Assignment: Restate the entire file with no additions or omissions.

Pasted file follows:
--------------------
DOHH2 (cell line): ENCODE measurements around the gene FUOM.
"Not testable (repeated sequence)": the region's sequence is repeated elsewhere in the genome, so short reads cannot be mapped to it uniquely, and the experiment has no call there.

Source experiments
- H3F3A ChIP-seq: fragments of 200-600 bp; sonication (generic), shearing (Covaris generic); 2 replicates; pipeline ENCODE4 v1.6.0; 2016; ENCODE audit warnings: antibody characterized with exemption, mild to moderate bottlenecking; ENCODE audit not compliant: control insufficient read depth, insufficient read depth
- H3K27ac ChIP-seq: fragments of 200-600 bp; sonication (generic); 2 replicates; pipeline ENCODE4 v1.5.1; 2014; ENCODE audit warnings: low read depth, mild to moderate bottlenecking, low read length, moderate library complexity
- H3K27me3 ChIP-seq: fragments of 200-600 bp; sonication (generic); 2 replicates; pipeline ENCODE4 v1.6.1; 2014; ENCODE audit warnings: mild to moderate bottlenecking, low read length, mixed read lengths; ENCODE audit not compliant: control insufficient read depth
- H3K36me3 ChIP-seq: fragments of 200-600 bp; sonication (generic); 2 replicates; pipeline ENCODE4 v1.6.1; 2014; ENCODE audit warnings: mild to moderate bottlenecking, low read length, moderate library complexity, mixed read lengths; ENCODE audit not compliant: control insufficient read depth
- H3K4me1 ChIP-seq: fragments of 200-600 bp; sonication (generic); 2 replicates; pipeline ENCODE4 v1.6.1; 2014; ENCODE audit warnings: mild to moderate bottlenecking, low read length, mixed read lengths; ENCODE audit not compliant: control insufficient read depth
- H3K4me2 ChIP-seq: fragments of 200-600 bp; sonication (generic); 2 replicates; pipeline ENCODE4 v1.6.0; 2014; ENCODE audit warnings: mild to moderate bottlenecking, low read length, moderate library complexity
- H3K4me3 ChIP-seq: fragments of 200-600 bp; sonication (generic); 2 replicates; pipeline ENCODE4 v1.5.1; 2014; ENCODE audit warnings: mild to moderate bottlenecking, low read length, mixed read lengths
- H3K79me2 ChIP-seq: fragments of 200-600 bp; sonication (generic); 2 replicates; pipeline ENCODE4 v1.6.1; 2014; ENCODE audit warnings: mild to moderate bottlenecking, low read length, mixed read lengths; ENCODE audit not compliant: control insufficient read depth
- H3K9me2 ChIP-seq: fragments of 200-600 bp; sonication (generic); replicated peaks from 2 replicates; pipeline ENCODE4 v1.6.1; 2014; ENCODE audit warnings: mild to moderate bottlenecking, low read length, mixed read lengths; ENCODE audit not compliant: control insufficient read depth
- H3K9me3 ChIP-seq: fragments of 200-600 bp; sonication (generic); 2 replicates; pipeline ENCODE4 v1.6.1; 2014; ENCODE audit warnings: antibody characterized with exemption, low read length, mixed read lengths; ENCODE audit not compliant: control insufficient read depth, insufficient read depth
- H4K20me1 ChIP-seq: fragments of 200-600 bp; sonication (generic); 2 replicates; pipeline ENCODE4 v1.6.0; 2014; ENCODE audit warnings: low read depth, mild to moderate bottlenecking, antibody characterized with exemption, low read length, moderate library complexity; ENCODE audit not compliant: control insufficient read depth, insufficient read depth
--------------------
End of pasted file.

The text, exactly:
DOHH2 (cell line): ENCODE measurements around the gene FUOM.
"Not testable (repeated sequence)": the region's sequence is repeated elsewhere in the genome, so short reads cannot be mapped to it uniquely, and the experiment has no call there.

Source experiments
- H3F3A ChIP-seq: fragments of 200-600 bp; sonication (generic), shearing (Covaris generic); 2 replicates; pipeline ENCODE4 v1.6.0; 2016; ENCODE audit warnings: antibody characterized with exemption, mild to moderate bottlenecking; ENCODE audit not compliant: control insufficient read depth, insufficient read depth
- H3K27ac ChIP-seq: fragments of 200-600 bp; sonication (generic); 2 replicates; pipeline ENCODE4 v1.5.1; 2014; ENCODE audit warnings: low read depth, mild to moderate bottlenecking, low read length, moderate library complexity
- H3K27me3 ChIP-seq: fragments of 200-600 bp; sonication (generic); 2 replicates; pipeline ENCODE4 v1.6.1; 2014; ENCODE audit warnings: mild to moderate bottlenecking, low read length, mixed read lengths; ENCODE audit not compliant: control insufficient read depth
- H3K36me3 ChIP-seq: fragments of 200-600 bp; sonication (generic); 2 replicates; pipeline ENCODE4 v1.6.1; 2014; ENCODE audit warnings: mild to moderate bottlenecking, low read length, moderate library complexity, mixed read lengths; ENCODE audit not compliant: control insufficient read depth
- H3K4me1 ChIP-seq: fragments of 200-600 bp; sonication (generic); 2 replicates; pipeline ENCODE4 v1.6.1; 2014; ENCODE audit warnings: mild to moderate bottlenecking, low read length, mixed read lengths; ENCODE audit not compliant: control insufficient read depth
- H3K4me2 ChIP-seq: fragments of 200-600 bp; sonication (generic); 2 replicates; pipeline ENCODE4 v1.6.0; 2014; ENCODE audit warnings: mild to moderate bottlenecking, low read length, moderate library complexity
- H3K4me3 ChIP-seq: fragments of 200-600 bp; sonication (generic); 2 replicates; pipeline ENCODE4 v1.5.1; 2014; ENCODE audit warnings: mild to moderate bottlenecking, low read length, mixed read lengths
- H3K79me2 ChIP-seq: fragments of 200-600 bp; sonication (generic); 2 replicates; pipeline ENCODE4 v1.6.1; 2014; ENCODE audit warnings: mild to moderate bottlenecking, low read length, mixed read lengths; ENCODE audit not compliant: control insufficient read depth
- H3K9me2 ChIP-seq: fragments of 200-600 bp; sonication (generic); replicated peaks from 2 replicates; pipeline ENCODE4 v1.6.1; 2014; ENCODE audit warnings: mild to moderate bottlenecking, low read length, mixed read lengths; ENCODE audit not compliant: control insufficient read depth
- H3K9me3 ChIP-seq: fragments of 200-600 bp; sonication (generic); 2 replicates; pipeline ENCODE4 v1.6.1; 2014; ENCODE audit warnings: antibody characterized with exemption, low read length, mixed read lengths; ENCODE audit not compliant: control insufficient read depth, insufficient read depth
- H4K20me1 ChIP-seq: fragments of 200-600 bp; sonication (generic); 2 replicates; pipeline ENCODE4 v1.6.0; 2014; ENCODE audit warnings: low read depth, mild to moderate bottlenecking, antibody characterized with exemption, low read length, moderate library complexity; ENCODE audit not compliant: control insufficient read depth, insufficient read depth